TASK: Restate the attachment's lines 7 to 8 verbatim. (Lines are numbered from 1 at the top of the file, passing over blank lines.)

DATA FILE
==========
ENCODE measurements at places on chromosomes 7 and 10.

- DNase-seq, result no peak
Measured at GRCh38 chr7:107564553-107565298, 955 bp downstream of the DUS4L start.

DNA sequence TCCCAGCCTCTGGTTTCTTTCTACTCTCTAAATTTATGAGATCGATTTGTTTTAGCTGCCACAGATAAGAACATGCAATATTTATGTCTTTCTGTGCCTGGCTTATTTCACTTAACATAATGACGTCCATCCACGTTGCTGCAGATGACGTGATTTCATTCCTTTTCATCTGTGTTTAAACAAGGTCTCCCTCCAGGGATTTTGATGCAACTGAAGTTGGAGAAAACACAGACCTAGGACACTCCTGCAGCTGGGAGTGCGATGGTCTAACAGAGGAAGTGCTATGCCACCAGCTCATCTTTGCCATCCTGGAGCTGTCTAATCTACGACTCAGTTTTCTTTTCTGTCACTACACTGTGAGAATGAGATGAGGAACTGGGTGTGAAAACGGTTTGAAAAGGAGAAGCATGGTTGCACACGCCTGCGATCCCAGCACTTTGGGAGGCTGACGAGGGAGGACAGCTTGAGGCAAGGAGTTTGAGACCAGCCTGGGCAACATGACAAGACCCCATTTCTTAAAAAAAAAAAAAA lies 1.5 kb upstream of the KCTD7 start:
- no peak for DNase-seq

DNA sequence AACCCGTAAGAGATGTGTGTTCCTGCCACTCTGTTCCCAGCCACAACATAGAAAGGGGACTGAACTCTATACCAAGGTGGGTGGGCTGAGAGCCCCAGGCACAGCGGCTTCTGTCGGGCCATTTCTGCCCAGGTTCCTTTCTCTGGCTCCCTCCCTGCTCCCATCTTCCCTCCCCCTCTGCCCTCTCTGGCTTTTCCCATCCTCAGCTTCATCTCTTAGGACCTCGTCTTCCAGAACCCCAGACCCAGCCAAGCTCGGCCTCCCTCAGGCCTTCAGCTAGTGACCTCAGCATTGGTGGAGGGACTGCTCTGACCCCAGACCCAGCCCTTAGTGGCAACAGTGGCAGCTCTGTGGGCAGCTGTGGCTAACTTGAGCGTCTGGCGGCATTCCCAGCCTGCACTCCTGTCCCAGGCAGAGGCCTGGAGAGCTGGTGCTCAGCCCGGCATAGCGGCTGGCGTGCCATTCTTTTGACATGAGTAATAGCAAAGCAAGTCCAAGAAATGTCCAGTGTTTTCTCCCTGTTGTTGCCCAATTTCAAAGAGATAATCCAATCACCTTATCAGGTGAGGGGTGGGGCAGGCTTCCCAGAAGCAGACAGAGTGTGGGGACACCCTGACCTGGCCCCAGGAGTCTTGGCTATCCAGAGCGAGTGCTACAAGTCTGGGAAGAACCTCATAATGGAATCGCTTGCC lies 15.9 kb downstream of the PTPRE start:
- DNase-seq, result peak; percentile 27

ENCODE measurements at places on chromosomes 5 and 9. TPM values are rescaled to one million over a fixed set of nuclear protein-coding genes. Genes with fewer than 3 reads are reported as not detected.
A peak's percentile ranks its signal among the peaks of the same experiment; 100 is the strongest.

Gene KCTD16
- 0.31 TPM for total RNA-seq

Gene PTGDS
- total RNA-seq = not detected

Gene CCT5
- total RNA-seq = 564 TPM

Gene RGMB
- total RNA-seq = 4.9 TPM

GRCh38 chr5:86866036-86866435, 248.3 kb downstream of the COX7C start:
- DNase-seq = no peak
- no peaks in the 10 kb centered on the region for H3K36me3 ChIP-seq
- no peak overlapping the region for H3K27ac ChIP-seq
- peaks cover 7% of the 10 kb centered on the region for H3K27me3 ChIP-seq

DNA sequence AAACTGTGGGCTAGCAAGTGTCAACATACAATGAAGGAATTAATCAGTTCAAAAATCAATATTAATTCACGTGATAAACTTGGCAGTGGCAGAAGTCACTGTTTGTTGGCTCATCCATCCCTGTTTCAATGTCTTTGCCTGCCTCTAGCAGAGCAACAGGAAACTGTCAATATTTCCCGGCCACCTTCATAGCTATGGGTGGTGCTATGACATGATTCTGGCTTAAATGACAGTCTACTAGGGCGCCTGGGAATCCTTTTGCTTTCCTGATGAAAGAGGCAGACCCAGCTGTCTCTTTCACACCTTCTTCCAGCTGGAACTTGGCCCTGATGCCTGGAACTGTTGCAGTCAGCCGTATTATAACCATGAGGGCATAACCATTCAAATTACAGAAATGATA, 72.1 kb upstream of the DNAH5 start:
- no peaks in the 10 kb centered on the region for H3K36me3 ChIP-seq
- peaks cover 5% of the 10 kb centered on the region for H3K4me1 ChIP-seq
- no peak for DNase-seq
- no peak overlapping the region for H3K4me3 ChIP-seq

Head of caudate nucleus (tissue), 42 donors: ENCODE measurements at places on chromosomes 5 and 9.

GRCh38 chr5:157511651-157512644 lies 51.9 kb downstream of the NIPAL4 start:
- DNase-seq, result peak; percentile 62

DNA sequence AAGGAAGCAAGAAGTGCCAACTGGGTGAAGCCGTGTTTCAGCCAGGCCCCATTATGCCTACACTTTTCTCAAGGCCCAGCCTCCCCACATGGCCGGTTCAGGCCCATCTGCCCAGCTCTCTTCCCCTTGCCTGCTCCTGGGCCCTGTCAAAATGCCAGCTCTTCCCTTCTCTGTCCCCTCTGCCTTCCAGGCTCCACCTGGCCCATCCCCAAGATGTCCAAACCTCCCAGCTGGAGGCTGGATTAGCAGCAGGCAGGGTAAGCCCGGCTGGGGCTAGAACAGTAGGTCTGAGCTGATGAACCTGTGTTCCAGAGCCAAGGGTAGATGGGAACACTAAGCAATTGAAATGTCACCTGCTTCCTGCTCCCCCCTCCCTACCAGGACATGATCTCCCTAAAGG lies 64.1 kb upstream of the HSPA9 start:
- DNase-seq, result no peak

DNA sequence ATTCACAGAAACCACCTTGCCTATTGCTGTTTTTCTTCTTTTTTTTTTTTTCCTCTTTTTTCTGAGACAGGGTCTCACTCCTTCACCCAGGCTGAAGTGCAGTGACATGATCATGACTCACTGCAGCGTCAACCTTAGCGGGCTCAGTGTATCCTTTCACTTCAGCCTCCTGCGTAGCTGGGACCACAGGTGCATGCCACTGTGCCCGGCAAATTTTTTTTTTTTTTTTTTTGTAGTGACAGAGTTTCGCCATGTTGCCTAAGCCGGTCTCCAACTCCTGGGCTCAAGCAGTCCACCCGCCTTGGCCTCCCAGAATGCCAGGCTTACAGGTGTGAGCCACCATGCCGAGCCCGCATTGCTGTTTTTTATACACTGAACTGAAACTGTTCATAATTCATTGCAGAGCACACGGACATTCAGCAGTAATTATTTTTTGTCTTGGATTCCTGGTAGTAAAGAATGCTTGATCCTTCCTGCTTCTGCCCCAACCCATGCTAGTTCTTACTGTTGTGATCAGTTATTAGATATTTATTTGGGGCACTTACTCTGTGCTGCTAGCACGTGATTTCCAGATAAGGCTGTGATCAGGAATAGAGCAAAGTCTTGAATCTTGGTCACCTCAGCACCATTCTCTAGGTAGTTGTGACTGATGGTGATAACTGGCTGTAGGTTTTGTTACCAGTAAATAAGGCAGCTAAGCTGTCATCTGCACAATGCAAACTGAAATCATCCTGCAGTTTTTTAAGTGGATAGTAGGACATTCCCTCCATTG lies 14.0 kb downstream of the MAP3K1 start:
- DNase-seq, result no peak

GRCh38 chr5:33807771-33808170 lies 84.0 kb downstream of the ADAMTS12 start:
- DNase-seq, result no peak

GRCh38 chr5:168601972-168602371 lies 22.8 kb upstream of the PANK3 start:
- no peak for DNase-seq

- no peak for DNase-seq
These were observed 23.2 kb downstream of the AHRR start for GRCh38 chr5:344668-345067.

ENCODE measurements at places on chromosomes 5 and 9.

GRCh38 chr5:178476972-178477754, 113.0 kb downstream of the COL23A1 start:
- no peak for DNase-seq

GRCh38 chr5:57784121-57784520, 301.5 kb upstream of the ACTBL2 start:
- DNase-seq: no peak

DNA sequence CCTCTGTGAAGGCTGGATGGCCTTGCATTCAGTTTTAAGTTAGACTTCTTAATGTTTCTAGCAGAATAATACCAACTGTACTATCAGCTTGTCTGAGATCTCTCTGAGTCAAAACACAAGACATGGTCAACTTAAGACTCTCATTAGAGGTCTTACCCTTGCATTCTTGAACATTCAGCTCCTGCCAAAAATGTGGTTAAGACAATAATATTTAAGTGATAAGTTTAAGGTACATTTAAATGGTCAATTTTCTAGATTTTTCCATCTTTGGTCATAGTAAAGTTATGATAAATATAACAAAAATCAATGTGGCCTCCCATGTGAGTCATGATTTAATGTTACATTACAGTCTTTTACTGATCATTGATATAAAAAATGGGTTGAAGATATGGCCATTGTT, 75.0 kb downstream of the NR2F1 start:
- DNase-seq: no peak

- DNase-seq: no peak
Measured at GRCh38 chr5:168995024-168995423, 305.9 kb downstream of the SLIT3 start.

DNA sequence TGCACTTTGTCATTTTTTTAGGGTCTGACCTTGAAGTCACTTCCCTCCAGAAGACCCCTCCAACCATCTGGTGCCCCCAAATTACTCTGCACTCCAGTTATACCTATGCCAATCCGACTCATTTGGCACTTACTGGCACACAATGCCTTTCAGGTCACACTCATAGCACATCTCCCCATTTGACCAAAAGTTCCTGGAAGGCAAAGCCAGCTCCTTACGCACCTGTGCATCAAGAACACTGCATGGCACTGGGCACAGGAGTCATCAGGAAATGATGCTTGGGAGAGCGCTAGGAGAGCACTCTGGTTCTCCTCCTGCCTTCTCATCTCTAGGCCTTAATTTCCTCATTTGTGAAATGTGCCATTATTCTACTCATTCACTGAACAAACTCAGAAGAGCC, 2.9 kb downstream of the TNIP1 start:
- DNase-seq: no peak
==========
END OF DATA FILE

- DNase-seq, result peak; percentile 27

ENCODE measurements at places on chromosomes 5 and 9. TPM values are rescaled to one million over a fixed set of nuclear protein-coding genes. Genes with fewer than 3 reads are reported as not detected.